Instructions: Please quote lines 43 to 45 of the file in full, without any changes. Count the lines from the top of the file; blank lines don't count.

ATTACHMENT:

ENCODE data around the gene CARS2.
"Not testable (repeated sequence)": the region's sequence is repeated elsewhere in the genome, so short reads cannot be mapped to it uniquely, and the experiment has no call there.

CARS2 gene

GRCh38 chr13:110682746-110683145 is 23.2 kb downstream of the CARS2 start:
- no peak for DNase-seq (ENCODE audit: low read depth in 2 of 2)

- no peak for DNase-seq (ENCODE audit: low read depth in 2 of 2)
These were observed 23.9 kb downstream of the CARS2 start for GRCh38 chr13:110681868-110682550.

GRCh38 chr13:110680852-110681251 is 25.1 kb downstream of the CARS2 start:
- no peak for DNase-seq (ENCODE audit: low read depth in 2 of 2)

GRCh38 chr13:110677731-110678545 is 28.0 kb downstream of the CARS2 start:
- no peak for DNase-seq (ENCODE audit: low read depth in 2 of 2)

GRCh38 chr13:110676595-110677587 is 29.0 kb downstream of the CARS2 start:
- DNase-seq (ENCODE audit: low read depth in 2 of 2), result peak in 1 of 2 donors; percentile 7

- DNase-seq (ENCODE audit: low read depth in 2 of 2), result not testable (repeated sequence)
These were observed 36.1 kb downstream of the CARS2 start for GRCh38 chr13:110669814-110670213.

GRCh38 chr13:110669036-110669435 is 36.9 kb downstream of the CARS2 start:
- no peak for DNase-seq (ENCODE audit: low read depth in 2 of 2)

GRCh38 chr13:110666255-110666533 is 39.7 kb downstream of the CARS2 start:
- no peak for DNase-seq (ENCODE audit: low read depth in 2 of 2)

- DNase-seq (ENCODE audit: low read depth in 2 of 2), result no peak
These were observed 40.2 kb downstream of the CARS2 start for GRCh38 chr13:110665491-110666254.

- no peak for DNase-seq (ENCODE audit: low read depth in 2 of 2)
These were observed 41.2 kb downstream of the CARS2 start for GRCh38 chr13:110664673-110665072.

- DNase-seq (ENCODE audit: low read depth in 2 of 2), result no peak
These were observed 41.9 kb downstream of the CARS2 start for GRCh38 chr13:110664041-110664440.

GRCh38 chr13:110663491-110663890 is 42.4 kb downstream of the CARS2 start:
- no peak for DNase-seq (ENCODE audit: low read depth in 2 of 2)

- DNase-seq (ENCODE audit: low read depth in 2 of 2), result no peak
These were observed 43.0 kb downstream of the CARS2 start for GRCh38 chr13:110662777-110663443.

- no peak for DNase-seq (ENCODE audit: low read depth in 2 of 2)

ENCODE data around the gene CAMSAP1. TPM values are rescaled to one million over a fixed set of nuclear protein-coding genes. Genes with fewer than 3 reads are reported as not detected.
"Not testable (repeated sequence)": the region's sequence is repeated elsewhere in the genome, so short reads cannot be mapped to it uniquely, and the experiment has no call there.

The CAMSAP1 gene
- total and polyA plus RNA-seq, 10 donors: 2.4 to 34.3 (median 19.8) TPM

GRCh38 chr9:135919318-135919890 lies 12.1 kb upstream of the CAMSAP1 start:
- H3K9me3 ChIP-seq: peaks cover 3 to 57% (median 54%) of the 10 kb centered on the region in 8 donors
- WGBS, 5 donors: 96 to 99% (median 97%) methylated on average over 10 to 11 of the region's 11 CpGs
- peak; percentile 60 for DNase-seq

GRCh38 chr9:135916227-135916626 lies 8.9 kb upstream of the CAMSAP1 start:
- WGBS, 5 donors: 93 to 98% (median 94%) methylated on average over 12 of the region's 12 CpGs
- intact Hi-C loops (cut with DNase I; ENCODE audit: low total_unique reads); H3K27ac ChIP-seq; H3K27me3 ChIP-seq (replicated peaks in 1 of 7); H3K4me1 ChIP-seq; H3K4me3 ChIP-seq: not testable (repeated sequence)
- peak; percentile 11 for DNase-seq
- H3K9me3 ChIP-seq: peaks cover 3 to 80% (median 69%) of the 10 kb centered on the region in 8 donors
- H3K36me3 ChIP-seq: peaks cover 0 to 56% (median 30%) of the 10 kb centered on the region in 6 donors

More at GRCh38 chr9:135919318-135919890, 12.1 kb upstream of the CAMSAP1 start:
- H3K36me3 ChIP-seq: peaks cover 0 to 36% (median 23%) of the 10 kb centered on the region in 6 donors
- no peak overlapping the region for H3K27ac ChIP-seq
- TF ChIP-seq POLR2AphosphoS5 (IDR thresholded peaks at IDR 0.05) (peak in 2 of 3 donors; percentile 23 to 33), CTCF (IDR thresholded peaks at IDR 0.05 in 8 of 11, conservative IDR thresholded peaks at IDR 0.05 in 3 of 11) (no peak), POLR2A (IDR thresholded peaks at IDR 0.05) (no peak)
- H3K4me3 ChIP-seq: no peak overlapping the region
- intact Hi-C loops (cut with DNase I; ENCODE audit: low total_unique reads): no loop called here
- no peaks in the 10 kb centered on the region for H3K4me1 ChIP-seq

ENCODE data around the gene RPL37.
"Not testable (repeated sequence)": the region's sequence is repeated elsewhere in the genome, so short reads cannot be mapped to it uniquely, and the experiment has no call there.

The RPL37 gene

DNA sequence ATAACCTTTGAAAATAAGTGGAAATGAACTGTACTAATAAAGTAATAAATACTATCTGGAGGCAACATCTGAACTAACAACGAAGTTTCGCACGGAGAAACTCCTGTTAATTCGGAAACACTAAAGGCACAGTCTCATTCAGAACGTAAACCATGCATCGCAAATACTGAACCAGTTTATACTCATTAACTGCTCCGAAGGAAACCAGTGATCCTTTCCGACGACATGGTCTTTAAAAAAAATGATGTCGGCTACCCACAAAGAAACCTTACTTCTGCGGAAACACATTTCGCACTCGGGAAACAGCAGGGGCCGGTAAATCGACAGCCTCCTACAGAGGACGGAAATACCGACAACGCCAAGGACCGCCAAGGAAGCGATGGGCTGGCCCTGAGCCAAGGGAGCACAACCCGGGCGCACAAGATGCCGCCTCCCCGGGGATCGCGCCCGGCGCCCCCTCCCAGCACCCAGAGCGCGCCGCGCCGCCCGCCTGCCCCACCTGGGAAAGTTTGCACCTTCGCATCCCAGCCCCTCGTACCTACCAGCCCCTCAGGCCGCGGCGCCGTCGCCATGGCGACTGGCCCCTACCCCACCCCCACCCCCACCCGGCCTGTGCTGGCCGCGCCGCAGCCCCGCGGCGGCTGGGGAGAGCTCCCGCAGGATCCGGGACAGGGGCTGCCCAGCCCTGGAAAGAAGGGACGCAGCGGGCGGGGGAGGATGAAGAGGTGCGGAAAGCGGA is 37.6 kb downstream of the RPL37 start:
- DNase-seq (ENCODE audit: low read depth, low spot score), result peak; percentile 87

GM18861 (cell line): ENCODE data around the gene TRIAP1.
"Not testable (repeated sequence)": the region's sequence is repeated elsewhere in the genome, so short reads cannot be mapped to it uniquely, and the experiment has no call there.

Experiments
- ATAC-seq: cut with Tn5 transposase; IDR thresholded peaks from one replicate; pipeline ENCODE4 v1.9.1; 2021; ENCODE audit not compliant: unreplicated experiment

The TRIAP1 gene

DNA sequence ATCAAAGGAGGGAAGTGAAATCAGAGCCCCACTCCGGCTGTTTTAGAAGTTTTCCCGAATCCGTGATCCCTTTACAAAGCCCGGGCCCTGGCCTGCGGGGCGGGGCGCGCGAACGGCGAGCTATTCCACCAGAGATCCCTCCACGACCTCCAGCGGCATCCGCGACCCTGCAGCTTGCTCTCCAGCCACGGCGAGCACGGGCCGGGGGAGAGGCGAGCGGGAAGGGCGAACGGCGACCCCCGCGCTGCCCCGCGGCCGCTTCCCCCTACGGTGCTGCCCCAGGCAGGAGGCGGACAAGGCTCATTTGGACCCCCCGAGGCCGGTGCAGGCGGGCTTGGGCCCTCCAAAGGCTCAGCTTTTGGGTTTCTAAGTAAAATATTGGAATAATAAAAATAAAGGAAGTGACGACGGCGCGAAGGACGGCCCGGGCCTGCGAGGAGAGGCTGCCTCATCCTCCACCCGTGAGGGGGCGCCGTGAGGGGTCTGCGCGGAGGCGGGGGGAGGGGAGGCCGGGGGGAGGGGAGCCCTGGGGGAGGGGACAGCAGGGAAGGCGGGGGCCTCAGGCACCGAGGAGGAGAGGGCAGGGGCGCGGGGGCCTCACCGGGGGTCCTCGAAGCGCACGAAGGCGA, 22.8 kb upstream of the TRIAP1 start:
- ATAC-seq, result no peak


- H3K9me3 ChIP-seq: peaks cover 3 to 80% (median 69%) of the 10 kb centered on the region in 8 donors
- H3K36me3 ChIP-seq: peaks cover 0 to 56% (median 30%) of the 10 kb centered on the region in 6 donors

More at GRCh38 chr9:135919318-135919890, 12.1 kb upstream of the CAMSAP1 start: